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I'm building an authentication module for my application and I don't quite understand the relation between CWebUser and CUserIdentity.

To set the user id to Yii::app()->user->id I have to do that in my UserIdentity class and create a method:

public function getId() {
    return $this->_id;
}

But to set isAdmin to Yii::app()->user->isAdmin I have to create a method in my WebUser class:

function getIsAdmin() {
    $user = $this->loadUser(Yii::app()->user->id);
    return intval($user->user_level_id) == AccountModule::USER_LEVEL_ADMIN;
}

Why can't I just create the methods the UserIdentity class? What is the division of labour here?

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3 Answers 3

up vote 5 down vote accepted

The UserIdentity (UI) class is like an ID card, where as the WebUser class is the actual person plus everything you know about them.

The UI class gives you authentication via database, webservices, textfile, whatever. It lets you know what the key attributes are and allows you to manipulate them. The user however can give you more information about what they're allowed to do, there names, granular permissions and such.

OK, end metaphor

The UI class holds the key information, so when asking for the users ID it will refer to the User Identity class to get the Identifier for the user.

Anything that isn't related to identifying or authenticating a user is in the WebUser class

Clear it up at all?

Your example

You gave the getId function as an example, but that can be created on WebUser to override the default, which is to pull from the state.

So not sure what you mean here.

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That's perfect thank you, I will overwrite the getId in WebUser so that everything is in one spot. Thanks! –  keeg Jan 31 '13 at 14:47
    
@Paystey: What do you mean by "pull from the state"? What state? I wish to overwrite webuser to get the ID instead. –  MEM Sep 9 at 12:37
    
"state" being a database entry, session data runtime config etc. so you can return the actual ID of the user. The default is a Yii default to identify User Identities. I'll update my answer if that makes sense? –  Paystey Sep 12 at 9:07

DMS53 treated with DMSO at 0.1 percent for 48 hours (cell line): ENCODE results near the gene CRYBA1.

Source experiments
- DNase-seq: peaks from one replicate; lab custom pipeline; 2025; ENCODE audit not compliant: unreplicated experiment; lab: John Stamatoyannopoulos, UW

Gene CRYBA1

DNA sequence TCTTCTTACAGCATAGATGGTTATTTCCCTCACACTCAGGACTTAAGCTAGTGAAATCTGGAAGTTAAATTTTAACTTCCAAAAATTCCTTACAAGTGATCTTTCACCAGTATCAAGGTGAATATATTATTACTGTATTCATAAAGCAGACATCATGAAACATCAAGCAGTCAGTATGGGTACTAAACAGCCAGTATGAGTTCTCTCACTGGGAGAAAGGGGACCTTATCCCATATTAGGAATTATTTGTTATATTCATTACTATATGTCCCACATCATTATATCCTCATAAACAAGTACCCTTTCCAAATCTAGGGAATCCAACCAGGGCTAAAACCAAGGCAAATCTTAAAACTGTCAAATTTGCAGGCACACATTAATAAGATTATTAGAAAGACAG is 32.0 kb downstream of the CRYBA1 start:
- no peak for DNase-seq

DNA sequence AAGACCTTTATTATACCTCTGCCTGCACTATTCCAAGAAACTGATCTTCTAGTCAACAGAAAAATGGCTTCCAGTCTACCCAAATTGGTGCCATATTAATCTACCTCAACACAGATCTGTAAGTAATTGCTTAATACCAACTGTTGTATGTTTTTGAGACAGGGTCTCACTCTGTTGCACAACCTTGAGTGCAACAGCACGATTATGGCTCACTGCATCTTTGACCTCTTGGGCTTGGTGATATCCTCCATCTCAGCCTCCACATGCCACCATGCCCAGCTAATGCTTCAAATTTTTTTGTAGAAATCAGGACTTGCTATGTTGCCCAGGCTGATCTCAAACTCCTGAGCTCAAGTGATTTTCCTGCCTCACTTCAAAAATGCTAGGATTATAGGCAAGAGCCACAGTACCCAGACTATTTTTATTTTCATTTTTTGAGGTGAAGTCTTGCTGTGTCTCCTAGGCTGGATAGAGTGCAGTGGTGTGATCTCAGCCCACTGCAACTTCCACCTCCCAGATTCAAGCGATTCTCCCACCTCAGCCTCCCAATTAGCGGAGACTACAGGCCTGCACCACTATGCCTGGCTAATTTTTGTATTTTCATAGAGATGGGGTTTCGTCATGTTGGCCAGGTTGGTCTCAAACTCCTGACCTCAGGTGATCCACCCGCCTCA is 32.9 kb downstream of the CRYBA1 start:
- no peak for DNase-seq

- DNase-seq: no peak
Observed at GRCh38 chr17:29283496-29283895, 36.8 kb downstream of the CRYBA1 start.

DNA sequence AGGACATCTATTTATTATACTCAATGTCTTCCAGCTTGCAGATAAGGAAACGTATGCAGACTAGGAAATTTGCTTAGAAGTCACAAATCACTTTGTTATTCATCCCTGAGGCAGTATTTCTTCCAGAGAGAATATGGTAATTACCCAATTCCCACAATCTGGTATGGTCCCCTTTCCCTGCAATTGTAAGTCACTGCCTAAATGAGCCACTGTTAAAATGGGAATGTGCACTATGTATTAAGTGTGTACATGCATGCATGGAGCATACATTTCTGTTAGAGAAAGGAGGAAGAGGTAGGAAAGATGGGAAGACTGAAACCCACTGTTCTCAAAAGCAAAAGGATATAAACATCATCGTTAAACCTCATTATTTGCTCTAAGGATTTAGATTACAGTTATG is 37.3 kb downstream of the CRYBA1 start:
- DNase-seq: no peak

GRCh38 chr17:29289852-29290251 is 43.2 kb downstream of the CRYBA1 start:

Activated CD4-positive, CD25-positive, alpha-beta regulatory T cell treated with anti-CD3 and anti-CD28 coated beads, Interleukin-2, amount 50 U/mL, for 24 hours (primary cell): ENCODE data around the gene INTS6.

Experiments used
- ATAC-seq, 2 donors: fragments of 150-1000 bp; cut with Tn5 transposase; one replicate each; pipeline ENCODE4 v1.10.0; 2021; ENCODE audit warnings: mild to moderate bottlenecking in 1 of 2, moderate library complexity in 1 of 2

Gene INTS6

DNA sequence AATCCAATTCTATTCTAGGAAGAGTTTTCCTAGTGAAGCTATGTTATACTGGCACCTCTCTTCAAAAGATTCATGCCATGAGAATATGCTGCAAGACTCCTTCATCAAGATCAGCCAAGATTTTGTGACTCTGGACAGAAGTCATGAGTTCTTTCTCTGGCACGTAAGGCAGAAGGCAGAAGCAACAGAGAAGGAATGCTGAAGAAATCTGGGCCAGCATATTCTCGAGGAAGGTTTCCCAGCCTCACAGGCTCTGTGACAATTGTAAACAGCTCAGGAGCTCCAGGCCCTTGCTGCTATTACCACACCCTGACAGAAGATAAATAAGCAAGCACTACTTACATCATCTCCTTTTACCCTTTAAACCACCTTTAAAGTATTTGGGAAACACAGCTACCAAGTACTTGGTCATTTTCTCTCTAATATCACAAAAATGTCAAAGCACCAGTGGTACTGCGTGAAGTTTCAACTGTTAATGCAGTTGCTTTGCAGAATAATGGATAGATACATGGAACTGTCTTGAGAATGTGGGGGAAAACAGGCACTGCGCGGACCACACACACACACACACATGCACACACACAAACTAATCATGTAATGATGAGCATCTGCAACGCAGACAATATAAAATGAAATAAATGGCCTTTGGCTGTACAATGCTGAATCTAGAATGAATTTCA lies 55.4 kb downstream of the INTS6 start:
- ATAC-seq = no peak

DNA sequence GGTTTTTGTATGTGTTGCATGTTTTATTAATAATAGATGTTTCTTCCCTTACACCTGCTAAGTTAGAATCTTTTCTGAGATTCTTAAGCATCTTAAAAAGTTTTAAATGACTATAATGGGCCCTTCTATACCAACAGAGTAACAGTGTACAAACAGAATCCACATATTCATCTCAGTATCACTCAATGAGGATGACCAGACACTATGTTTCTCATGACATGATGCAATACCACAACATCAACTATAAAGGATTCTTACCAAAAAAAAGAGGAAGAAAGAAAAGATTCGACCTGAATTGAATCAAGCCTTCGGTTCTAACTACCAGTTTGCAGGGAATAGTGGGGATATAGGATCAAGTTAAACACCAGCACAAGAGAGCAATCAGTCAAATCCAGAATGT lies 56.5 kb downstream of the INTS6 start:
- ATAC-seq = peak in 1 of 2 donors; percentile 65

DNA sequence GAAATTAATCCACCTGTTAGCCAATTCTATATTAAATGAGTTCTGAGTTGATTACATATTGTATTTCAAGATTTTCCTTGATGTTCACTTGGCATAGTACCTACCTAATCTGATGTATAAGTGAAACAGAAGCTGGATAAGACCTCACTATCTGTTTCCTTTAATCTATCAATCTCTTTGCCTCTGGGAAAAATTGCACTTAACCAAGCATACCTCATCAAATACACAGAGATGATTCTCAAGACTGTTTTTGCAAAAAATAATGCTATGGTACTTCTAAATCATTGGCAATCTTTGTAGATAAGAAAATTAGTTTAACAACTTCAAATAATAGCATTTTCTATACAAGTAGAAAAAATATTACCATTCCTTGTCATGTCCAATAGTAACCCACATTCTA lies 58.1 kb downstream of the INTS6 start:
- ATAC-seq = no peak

I like how the accepted answer used real life examples to make it easier to understand. However, I also like how Chris explained it here with example.

User information is stored in an instance of the CWebUser class and this is created on application initialisation (ie: when the User first connects with the website), irrespective of whether the user is logged in or not. By default, the user is set to “ Guest”. Authentication is managed by a class called CUserIdentity and this class checks that the user is known and a valid user. How this validation occurs will depend on your application, perhaps against a database, or login with facebook, or against an ldap server etc...

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And what is the benefit of using all those classes? I can do everything just by User model. If I set scenario "login", password will be checked during validation. If validation is OK, I can set to session my own variable like this:

$model = new User("login");
$model->attributes = $_POST["User"];
if ($model->validate())
{
  Yii::app()->session["currentUser"] = $model;
}
else
{
  // .. show error
  unset(Yii::app()->session["currentUser"]);
}

In User model I have then static methods to check this variable

public static function isGuest()
{
  return isset(Yii::app()->session["currentUser"]);
}

public static function getCurrent()
{
  return Yii::app()->session["currentUser"];
}

And I can call it very shortly:

User::isGuest();
$model = User::getCurrent();
// instead of writing this:
Yii::app()->user->isGuest;

So why should I use so complicated hierarchy of classes that is suggested by Yii? I never understood it.

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